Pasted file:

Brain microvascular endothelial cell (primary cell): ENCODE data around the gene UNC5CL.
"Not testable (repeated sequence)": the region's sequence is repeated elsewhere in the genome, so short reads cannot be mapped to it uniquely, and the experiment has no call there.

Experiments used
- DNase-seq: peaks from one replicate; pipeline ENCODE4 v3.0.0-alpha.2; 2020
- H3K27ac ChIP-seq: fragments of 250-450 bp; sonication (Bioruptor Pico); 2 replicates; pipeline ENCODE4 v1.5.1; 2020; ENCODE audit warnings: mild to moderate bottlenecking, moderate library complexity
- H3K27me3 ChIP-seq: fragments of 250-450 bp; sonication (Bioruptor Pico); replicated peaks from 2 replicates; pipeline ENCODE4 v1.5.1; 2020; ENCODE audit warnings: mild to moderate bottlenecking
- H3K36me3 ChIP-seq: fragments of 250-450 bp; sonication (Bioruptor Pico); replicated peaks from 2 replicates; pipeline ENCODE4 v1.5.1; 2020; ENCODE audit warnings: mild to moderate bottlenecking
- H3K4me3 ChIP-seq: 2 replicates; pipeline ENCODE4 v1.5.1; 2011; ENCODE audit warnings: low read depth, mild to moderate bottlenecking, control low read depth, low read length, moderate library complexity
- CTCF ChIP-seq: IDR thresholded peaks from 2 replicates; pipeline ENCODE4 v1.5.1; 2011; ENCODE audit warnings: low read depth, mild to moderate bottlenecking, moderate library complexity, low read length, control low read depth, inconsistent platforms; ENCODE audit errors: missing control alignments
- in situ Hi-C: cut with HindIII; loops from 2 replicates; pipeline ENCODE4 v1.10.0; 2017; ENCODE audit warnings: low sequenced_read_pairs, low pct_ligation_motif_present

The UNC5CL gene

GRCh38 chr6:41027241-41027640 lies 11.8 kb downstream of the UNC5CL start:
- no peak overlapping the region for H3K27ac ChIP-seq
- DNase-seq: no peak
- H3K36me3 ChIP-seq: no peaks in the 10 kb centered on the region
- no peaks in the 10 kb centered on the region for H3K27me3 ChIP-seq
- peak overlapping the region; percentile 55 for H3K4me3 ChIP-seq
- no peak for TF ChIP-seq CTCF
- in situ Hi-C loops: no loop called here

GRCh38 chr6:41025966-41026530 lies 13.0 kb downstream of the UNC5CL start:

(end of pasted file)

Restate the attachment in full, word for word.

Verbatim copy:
Brain microvascular endothelial cell (primary cell): ENCODE data around the gene UNC5CL.
"Not testable (repeated sequence)": the region's sequence is repeated elsewhere in the genome, so short reads cannot be mapped to it uniquely, and the experiment has no call there.

Experiments used
- DNase-seq: peaks from one replicate; pipeline ENCODE4 v3.0.0-alpha.2; 2020
- H3K27ac ChIP-seq: fragments of 250-450 bp; sonication (Bioruptor Pico); 2 replicates; pipeline ENCODE4 v1.5.1; 2020; ENCODE audit warnings: mild to moderate bottlenecking, moderate library complexity
- H3K27me3 ChIP-seq: fragments of 250-450 bp; sonication (Bioruptor Pico); replicated peaks from 2 replicates; pipeline ENCODE4 v1.5.1; 2020; ENCODE audit warnings: mild to moderate bottlenecking
- H3K36me3 ChIP-seq: fragments of 250-450 bp; sonication (Bioruptor Pico); replicated peaks from 2 replicates; pipeline ENCODE4 v1.5.1; 2020; ENCODE audit warnings: mild to moderate bottlenecking
- H3K4me3 ChIP-seq: 2 replicates; pipeline ENCODE4 v1.5.1; 2011; ENCODE audit warnings: low read depth, mild to moderate bottlenecking, control low read depth, low read length, moderate library complexity
- CTCF ChIP-seq: IDR thresholded peaks from 2 replicates; pipeline ENCODE4 v1.5.1; 2011; ENCODE audit warnings: low read depth, mild to moderate bottlenecking, moderate library complexity, low read length, control low read depth, inconsistent platforms; ENCODE audit errors: missing control alignments
- in situ Hi-C: cut with HindIII; loops from 2 replicates; pipeline ENCODE4 v1.10.0; 2017; ENCODE audit warnings: low sequenced_read_pairs, low pct_ligation_motif_present

The UNC5CL gene

GRCh38 chr6:41027241-41027640 lies 11.8 kb downstream of the UNC5CL start:
- no peak overlapping the region for H3K27ac ChIP-seq
- DNase-seq: no peak
- H3K36me3 ChIP-seq: no peaks in the 10 kb centered on the region
- no peaks in the 10 kb centered on the region for H3K27me3 ChIP-seq
- peak overlapping the region; percentile 55 for H3K4me3 ChIP-seq
- no peak for TF ChIP-seq CTCF
- in situ Hi-C loops: no loop called here

GRCh38 chr6:41025966-41026530 lies 13.0 kb downstream of the UNC5CL start: